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  • Sometimes such defixiones were not used for cursing, but in order to get the love of your life to take an interest in you:

    In the Valley of the Shadow


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  • A curse tablet or binding spell from the Latin tabulae defixiones meaning cursed tablet. Defixiones (singular: defixio) could be found throughout the ancient Grecco-Roman empire and were made from a variety of materials the most common being lead but also papyrus, ceramic, stone, animal hide, and in rare cases silver and gold. They were used to invoke the power of gods, house/nature spirits, and even the dead to preform a variety of spells.

    There were many different uses for these tables beyond simple "bad luck" curses Spells used repeatedly often had their own distinguishing term. Some common ones include:
    -- Katadesmos: bind up, retain; inhibit by means of a spell, binding by magic knots; spells, enchantments.
    -- Phármakon: drug, medicine, remedy, poison; potion, charm, spell.
    -- Venenum: poison, drug, medical potion, charm, seduction; probably originally, "love potion".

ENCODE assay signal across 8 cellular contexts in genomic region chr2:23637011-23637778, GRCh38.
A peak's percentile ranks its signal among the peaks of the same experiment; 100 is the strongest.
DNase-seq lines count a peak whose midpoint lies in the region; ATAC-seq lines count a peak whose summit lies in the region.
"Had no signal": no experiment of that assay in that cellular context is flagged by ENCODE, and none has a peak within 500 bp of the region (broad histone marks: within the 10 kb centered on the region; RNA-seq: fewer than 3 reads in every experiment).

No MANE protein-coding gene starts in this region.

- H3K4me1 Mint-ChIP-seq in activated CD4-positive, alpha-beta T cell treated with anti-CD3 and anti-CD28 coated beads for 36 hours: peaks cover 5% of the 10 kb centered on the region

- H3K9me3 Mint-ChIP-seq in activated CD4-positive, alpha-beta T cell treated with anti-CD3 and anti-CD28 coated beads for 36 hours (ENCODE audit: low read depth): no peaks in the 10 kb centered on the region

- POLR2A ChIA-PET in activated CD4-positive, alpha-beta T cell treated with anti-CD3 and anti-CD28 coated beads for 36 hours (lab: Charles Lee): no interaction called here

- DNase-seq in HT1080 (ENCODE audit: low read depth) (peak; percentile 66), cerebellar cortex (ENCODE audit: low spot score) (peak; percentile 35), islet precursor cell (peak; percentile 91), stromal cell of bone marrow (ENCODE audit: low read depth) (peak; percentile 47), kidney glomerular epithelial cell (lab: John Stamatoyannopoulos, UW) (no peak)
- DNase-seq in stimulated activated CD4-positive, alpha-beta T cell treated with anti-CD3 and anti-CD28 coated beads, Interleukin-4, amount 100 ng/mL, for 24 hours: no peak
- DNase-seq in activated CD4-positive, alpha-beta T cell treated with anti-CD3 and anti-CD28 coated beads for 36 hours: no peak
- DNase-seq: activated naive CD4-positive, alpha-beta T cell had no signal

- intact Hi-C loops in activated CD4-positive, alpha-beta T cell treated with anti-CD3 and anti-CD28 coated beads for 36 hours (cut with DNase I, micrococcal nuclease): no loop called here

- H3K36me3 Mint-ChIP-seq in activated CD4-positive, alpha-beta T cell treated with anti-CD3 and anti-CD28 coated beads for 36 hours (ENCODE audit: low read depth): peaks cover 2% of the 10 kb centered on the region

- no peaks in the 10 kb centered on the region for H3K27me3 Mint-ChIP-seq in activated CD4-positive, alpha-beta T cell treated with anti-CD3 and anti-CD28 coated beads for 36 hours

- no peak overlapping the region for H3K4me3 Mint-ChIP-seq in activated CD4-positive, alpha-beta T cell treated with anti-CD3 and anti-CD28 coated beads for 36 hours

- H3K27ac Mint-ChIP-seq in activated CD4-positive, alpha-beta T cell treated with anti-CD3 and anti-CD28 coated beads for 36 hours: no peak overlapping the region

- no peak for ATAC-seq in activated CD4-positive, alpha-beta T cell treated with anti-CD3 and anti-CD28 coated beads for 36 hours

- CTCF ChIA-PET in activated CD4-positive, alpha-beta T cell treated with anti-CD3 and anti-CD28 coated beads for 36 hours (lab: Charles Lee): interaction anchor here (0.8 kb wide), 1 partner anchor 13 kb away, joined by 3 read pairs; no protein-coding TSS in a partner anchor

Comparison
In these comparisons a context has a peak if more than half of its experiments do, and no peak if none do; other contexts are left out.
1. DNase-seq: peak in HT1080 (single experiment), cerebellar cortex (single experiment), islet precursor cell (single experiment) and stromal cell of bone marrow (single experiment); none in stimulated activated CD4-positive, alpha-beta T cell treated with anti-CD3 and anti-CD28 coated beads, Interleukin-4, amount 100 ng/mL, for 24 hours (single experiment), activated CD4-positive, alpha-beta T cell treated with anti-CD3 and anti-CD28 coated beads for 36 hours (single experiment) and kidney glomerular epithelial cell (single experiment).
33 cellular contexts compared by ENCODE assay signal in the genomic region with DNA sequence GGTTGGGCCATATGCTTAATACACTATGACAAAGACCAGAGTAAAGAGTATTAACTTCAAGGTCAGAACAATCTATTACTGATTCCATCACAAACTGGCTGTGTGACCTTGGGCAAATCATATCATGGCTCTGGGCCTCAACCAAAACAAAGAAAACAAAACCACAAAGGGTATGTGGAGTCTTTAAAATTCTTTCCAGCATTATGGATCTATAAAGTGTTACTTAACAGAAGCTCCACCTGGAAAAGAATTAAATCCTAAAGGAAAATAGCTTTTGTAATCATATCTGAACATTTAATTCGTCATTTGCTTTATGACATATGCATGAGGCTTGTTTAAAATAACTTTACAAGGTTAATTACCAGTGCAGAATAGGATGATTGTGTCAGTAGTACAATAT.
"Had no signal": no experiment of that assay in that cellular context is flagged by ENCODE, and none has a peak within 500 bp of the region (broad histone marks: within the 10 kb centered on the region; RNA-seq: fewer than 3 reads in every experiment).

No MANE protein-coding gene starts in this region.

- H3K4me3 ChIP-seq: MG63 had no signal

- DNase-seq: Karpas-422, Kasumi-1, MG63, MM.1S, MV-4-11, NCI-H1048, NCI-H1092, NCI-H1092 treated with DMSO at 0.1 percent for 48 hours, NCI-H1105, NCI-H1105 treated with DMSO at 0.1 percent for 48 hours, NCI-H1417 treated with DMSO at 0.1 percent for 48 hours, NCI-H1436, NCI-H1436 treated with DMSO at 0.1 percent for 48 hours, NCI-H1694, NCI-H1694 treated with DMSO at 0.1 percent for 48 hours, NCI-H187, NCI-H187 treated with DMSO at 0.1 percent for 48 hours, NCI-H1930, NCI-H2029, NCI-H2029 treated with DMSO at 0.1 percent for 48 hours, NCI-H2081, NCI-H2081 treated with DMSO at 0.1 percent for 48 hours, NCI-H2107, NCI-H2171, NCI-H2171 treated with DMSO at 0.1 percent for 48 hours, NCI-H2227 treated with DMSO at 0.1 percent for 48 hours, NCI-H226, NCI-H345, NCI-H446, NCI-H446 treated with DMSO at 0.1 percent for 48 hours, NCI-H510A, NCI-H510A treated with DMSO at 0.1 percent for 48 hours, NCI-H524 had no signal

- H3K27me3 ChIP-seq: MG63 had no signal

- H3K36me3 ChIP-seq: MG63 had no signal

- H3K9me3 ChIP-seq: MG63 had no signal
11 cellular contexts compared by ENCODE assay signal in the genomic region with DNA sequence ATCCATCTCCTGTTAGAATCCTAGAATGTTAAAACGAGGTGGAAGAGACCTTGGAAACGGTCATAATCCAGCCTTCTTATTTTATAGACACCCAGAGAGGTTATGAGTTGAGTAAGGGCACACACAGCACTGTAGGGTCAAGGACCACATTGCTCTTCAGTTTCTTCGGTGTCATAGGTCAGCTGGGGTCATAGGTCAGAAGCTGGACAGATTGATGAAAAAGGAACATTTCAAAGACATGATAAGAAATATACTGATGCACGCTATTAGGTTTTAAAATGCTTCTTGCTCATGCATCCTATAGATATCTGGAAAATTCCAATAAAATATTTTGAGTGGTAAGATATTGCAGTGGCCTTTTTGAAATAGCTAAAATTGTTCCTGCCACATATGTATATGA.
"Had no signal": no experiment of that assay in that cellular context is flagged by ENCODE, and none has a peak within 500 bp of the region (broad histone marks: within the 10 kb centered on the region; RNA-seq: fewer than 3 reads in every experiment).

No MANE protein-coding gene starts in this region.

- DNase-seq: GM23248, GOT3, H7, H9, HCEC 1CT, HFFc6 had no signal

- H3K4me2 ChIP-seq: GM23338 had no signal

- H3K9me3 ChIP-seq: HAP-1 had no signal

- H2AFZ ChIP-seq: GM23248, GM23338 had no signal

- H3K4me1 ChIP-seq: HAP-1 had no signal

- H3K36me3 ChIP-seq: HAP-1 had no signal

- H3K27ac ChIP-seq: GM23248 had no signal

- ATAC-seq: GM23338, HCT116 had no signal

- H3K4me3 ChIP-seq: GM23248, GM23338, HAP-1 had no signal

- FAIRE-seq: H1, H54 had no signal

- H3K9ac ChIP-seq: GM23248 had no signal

-- Devotio: apotheosis, consecration; fealty, allegiance, deference, piety, devotion, zeal; curse, imprecation, execration; sorcery, enchantment. magical formula, incantation, spell.
    -- Carmina: song, poem, prayer, prophecy, incantation, charm, ritual, magic.

    A defixio would be prepared by carving/writing onto the material - anything from a full verse, to a short prayer, to simply the subject/object's name - and binding/ting the sheets around small personal items such as stolen clothes, hair, or objects thought to aid in magic. Typically a nail would be hammered through the tablet to finish the spell, at which point it would be left somewhere safe and secret including burying them in the graves of the dead so that no one else could stumble upon it and break the curse.

    July 13, 2015